Photo by Alex Burgess from https://www.nzrailphotos.co.nz
The station currently has platforms, shelters, ticket and AT HOP card readers and an underpass to link the platforms.
When stage one is complete later this year the station will be equipped with electronic gates, CCTV, improved access, mobility parking, and upgraded connections to Cheshire St and to Nicholls Lane.
Refurbishment of the exterior of the heritage former Newmarket Station building will also be completed by KiwiRail.
When the station is complete and receiving full services up to 2,000 passengers a day are expected to get off the train every morning and head to the universities.
I’m personally a little skeptical that the station would see 2,000 people in the morning peak any time soon.
New Ferry for Devonport
Fullers have leased another ferry to support the Devonport Service
As tourism figures continue to rise in Auckland, so do passenger numbers on popular ferry routes. Fullers is introducing a new vessel, Capricornian Surfer (Cap Surfer), dedicated to Devonport. A unique destination, the charming seaside village of Devonport is a bustling visitor hub, but also services more than 1,000 commuters who rely on Fullers ferries daily.
Cap Surfer will begin service in the next couple weeks, complementing Kea. Since 1988, Kea has been the favourite vessel of the route with efficient boarding through side doors. Similar to Kea, Cap Surfer has side-door loading and four engines, allowing it to manoeuvre in the same way when docking. This will help keep the Devonport service running to schedule.
“We acknowledge some service interruptions on the Devonport run this summer, and want to let our passengers to know that we’re listening. We’ve leased Cap Surfer from Australia specifically for Devonport, freeing up other vessels not always suited to the Devonport route,” said Fullers Chief Executive Douglas Hudson.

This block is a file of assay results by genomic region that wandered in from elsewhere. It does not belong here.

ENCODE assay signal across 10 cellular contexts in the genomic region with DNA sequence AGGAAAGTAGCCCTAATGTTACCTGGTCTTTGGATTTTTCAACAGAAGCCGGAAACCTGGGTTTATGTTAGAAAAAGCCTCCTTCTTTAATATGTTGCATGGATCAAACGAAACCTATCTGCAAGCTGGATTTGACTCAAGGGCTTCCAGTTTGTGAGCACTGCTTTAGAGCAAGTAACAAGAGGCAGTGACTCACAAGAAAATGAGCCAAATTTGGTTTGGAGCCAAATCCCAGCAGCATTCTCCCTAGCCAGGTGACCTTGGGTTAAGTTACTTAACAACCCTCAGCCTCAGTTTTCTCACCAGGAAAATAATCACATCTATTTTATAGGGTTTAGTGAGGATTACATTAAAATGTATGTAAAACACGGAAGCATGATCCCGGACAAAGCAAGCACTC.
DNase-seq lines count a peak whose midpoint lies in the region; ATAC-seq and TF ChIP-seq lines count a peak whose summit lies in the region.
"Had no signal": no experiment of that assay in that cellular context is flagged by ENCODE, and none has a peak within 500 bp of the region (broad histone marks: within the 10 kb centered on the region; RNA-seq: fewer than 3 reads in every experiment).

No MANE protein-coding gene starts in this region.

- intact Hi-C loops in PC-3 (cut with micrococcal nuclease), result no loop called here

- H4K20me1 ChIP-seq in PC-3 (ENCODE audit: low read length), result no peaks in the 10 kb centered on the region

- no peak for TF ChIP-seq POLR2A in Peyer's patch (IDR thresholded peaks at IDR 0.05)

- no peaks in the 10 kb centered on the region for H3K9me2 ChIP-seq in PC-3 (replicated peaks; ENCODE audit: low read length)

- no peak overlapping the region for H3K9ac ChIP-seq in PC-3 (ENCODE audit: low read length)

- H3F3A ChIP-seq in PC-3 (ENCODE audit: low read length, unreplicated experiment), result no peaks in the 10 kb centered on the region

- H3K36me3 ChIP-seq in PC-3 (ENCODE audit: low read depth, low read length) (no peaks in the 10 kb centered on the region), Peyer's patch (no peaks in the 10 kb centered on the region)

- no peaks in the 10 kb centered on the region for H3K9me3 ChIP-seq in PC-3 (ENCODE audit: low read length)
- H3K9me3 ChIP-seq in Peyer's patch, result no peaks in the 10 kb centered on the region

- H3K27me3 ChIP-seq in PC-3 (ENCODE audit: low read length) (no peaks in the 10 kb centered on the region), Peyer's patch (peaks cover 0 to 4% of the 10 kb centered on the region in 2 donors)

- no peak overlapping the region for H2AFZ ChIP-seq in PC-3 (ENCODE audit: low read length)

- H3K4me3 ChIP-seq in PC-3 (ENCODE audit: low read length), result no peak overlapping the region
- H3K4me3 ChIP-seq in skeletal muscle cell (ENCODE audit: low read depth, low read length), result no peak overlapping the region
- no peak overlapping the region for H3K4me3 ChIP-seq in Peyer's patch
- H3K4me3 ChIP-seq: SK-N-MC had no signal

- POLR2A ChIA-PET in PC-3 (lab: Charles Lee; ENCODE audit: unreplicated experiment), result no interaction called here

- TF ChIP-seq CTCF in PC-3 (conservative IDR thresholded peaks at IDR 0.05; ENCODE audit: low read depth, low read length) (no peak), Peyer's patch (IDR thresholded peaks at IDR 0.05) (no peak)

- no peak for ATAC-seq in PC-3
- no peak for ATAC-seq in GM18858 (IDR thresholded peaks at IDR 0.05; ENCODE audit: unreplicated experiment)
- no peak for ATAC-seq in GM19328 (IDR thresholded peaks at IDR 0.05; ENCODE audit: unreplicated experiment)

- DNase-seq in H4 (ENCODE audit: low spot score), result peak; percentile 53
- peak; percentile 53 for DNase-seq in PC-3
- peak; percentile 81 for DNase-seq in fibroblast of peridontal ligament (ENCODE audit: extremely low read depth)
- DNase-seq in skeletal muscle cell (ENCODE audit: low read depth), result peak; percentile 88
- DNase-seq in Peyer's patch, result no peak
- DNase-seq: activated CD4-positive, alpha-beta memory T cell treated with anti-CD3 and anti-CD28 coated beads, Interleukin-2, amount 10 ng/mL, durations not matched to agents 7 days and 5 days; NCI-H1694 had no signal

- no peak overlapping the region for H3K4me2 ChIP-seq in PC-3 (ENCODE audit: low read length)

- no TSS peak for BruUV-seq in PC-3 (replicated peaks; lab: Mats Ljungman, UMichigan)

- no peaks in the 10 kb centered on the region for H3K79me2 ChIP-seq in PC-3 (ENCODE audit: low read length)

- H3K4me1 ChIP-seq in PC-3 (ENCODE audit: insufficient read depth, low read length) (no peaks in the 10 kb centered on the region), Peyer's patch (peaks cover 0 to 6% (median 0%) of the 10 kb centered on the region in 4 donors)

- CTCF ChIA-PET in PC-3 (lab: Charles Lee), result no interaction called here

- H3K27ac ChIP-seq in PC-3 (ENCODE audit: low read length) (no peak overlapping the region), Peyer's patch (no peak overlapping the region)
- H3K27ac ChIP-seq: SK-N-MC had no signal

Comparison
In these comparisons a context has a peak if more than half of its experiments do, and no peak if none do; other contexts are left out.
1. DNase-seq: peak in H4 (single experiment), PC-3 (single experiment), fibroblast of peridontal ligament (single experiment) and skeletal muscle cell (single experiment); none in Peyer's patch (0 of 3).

Cap Surfer’s modern amenities:
The $6 million vessel is capable of carrying up to 380 passengers. It’s currently being fitted with a new café and bike racks, after 40 additional seats were installed on the back deck. Cap Surfer is spacious and comfortable, with big windows and air conditioning. The 35-metre EnviroCat uses less fuel per passenger than a small four-cylinder car. Its systems are computerised and fully integrated.
Crew training is currently underway, being led by Cap Surfer’s Australian crew while she was servicing the Gladstone to Curtis Island run in Queensland.
Designed to navigate shallow waters, Cap Surfer will also be able to service Half Moon Bay on low tides.
What’s next for Kea?:
As Kea closes in on 30 years of service, Fullers is investigating options for her future – while keeping a pulse on rapidly evolving technology, including electric ferries.
“By leasing a modern ferry for two years, we’re able to evaluate alternative propulsion technology and its suitability for Kea’s eventual replacement. Though Kea is a highly reliable vessel, we need to be looking ahead. Retirement isn’t imminent, but when the time comes, we’ll have a well informed decision on what technology to include in a vessel purpose-built for Devonport,” said Hudson.